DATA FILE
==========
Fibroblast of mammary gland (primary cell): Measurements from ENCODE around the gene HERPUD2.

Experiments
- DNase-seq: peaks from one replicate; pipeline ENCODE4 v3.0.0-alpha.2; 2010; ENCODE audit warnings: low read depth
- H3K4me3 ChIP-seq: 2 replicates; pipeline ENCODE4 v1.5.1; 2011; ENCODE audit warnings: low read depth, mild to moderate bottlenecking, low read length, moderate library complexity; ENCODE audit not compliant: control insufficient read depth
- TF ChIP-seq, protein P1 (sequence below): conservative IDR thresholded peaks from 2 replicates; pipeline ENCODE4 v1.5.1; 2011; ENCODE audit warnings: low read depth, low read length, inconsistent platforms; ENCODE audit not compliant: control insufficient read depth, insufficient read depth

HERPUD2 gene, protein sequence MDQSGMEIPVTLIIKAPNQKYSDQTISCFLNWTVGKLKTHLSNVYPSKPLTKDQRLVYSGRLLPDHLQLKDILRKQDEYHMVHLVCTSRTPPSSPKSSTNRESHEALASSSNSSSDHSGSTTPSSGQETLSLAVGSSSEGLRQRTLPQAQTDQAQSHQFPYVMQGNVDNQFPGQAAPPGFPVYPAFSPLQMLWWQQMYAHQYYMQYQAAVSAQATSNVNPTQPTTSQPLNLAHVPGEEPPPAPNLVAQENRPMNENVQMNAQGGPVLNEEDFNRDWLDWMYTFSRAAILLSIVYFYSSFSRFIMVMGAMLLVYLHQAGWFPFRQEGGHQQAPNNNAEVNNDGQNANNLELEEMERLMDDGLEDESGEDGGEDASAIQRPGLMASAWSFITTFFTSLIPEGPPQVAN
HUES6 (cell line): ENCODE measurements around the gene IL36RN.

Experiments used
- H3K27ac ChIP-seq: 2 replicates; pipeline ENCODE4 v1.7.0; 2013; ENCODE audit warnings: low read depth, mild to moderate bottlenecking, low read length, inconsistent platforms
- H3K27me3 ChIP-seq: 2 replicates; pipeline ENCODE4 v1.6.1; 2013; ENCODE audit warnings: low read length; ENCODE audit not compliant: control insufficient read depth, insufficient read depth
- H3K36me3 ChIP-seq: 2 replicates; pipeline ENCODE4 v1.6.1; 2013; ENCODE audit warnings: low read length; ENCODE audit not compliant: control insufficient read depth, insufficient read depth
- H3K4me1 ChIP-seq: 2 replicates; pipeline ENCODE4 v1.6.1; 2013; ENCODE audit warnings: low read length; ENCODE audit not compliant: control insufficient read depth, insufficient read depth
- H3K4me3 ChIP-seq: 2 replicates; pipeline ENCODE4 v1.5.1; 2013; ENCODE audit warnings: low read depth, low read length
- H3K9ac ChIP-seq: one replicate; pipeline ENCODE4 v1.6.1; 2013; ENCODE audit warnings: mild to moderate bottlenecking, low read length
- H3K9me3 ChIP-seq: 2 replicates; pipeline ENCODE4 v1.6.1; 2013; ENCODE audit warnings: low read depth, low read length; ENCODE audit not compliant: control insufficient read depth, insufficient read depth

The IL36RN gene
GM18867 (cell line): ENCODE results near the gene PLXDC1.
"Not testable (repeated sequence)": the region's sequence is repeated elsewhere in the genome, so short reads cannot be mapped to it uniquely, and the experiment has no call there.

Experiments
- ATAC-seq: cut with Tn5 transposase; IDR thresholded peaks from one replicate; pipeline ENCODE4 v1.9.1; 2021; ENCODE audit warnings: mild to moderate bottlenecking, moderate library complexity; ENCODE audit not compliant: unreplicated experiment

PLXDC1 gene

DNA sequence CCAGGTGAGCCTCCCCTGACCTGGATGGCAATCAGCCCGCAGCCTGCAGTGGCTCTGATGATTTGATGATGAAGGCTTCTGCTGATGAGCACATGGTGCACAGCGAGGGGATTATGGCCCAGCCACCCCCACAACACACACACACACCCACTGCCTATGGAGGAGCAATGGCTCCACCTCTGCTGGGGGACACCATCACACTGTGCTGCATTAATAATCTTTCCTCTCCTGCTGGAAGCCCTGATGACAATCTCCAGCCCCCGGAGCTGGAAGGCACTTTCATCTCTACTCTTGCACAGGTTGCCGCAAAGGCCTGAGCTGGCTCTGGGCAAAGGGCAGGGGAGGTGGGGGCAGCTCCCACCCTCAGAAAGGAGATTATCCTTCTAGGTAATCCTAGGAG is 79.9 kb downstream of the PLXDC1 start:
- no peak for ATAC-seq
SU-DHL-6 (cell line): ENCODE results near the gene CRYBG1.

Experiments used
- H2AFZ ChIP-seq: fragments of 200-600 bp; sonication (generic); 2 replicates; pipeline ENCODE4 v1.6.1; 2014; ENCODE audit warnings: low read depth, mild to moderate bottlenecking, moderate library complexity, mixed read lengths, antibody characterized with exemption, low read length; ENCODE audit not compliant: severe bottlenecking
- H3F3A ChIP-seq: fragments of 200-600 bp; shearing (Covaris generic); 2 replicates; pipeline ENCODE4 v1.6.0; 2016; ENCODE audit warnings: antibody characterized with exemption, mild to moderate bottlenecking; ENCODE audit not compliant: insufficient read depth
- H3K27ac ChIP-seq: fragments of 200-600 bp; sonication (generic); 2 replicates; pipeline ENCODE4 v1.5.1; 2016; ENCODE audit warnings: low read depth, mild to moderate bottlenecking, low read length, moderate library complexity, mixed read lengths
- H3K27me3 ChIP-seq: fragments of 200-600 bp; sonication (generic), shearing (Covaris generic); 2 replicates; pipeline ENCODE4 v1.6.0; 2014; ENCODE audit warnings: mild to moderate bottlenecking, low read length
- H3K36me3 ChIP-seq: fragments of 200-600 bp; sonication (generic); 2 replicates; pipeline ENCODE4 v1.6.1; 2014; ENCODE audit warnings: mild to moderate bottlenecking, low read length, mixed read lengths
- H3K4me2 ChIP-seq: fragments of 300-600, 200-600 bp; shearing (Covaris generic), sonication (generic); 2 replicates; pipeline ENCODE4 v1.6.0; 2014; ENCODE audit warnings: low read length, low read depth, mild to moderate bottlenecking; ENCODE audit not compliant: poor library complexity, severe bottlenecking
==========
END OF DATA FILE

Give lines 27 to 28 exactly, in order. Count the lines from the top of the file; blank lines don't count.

- H3F3A ChIP-seq: fragments of 200-600 bp; shearing (Covaris generic); 2 replicates; pipeline ENCODE4 v1.6.0; 2016; ENCODE audit warnings: antibody characterized with exemption, mild to moderate bottlenecking; ENCODE audit not compliant: insufficient read depth
- H3K27ac ChIP-seq: fragments of 200-600 bp; sonication (generic); 2 replicates; pipeline ENCODE4 v1.5.1; 2016; ENCODE audit warnings: low read depth, mild to moderate bottlenecking, low read length, moderate library complexity, mixed read lengths